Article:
Effect of peracetic acid on Campylobacter in food matrices mimicking commercial poultry processing
Chen, SH and Fegan, N and Kocharunchitt, C and Bowman, JP and Duffy, LL, Effect of peracetic acid on Campylobacter in food matrices mimicking commercial poultry processing, Food Control, 113 Article 107185. ISSN 0956-7135 (2020) [Refereed Article]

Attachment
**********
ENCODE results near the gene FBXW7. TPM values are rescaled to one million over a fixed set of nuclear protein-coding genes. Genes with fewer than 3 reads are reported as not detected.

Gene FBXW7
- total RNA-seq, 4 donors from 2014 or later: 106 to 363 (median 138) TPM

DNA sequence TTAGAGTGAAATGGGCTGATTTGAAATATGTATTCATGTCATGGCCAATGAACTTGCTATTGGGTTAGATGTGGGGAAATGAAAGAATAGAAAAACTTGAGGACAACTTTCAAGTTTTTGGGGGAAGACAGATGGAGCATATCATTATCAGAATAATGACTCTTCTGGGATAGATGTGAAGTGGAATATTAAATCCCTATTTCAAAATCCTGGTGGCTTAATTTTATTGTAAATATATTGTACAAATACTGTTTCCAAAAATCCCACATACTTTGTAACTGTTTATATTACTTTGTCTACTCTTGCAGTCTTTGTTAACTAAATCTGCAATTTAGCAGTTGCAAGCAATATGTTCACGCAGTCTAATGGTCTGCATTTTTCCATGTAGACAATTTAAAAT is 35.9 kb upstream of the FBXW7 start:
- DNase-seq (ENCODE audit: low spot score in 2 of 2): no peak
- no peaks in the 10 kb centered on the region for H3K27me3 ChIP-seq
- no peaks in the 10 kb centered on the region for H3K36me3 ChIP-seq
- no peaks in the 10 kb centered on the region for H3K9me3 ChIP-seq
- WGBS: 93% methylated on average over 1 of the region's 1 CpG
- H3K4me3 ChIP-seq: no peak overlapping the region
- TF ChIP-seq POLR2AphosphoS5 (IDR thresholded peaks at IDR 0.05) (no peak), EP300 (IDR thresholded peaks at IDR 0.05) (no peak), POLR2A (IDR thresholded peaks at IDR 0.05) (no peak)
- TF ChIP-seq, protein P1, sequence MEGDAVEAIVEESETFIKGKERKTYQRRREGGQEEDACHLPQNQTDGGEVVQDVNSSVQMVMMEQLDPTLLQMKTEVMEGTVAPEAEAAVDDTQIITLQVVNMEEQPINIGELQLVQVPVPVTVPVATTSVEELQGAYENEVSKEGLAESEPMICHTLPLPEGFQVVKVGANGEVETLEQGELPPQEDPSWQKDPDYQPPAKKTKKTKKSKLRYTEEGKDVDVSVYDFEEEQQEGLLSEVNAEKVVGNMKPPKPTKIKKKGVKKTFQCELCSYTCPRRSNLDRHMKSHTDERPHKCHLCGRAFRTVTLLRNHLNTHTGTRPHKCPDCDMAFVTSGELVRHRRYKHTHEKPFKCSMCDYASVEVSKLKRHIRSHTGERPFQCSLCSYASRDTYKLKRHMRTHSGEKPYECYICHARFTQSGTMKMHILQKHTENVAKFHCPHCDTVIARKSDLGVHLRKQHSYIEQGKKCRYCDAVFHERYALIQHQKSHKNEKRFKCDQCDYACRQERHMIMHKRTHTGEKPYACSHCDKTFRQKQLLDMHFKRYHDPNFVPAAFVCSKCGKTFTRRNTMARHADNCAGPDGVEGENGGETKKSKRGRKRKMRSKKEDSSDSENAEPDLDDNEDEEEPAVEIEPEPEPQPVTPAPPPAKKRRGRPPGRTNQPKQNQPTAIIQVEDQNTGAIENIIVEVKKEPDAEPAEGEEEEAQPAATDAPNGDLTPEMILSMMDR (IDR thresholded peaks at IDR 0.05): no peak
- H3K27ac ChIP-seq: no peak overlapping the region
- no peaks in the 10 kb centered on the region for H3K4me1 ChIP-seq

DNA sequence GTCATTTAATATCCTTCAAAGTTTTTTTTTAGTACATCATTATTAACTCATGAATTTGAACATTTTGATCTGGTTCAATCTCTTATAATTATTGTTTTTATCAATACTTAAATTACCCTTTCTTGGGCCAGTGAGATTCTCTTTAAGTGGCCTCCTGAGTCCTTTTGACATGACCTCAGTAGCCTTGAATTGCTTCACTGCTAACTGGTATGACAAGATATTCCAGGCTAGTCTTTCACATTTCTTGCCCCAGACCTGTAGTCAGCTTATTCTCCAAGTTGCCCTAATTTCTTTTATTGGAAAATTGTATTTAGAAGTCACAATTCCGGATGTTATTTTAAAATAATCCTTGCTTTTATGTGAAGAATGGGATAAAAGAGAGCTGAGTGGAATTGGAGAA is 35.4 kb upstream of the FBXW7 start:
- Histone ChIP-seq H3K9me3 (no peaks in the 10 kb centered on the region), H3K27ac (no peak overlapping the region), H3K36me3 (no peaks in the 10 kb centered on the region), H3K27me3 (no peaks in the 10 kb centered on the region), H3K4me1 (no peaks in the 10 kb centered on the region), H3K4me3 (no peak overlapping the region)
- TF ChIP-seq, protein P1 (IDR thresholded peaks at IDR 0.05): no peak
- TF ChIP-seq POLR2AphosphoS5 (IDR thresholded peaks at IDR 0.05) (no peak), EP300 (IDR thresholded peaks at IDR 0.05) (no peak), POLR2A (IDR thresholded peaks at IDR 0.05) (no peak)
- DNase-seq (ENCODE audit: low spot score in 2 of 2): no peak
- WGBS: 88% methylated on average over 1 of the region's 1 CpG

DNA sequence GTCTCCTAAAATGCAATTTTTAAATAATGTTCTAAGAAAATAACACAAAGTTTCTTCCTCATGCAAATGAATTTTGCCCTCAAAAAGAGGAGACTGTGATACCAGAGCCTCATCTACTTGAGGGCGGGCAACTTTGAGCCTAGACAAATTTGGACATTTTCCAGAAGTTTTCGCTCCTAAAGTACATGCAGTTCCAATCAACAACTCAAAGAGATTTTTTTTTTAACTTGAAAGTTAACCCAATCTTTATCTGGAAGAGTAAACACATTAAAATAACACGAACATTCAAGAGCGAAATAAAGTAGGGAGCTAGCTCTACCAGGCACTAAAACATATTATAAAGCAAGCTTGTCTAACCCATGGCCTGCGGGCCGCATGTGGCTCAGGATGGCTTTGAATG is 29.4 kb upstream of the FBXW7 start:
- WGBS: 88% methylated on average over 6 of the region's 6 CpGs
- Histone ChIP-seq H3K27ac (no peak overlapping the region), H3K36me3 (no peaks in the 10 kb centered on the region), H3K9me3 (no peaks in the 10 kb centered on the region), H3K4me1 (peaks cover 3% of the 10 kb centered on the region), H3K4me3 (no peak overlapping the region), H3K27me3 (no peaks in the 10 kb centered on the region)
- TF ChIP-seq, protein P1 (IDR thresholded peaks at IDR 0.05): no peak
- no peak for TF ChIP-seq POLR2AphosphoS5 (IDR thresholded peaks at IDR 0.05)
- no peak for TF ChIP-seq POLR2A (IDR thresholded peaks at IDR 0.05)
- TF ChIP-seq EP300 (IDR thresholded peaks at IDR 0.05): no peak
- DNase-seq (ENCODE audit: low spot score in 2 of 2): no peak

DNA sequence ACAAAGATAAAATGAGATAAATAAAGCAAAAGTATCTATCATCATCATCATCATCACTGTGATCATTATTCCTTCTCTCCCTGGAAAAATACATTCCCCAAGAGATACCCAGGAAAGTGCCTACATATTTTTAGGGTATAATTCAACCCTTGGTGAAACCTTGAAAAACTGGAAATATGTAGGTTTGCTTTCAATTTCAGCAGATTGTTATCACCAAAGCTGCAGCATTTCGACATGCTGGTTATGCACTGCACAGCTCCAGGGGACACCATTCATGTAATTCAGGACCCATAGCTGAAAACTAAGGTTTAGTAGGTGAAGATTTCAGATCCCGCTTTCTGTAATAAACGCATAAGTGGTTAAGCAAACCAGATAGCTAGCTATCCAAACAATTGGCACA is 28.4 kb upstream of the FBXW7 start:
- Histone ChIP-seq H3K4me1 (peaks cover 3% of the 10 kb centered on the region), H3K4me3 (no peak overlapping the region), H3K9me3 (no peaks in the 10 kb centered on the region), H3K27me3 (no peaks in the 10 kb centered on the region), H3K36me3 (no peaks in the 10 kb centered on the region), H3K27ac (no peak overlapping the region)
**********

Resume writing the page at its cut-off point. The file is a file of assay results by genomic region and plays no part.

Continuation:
Campylobacter persistence through poultry processing is an important food safety issue in many developed countries. This investigation aimed to determine the effectiveness of peracetic acid (PAA) in reducing Campylobacter during processing. Campylobacter jejuni was tested against PAA using laboratory-based food matrices under conditions that mimicked commercial poultry processing interventions, including scalding and chilling. The assessments utilised two Campylobacter poultry strains (2674 and 2704) with testing performed in three different food matrices (Buffered peptone water (BPW), chicken breast meat and meat-based broth) and under eight processing conditions. Campylobacter inactivation was measured across eight processing conditions which mimicked scalding (3.5 min, 54.5 °C and 57 °C) and chilling (30 min, 4 °C, with/without 80 ppm PAA), and combinations of scalding and chilling (with/without 80 ppm PAA). The organic matter in the meat-based broth protected Campylobacter against PAA, resulting in less Campylobacter inactivation compared to BPW and meat matrices. Processing conditions with PAA demonstrated a greater Campylobacter inactivation compared to those without PAA. Chilling with PAA, without prior scalding, led to a greater Campylobacter inactivation than any other processing conditions within BPW and with meat. This suggests a potential mechanism that heat exposure cross-protects Campylobacter allowing them to better survive subsequent PAA treatment. Importantly, strain 2674, known to be relatively resistant to chlorine, was more susceptible to PAA than strain 2704. This investigation suggests PAA to be an effective processing alternative applicable to secondary immersion chilling tanks when little or no organic matter accumulates and may be able to achieve greater Campylobacter inactivation. The study demonstrates PAA could be beneficial in controlling Campylobacter during poultry processing.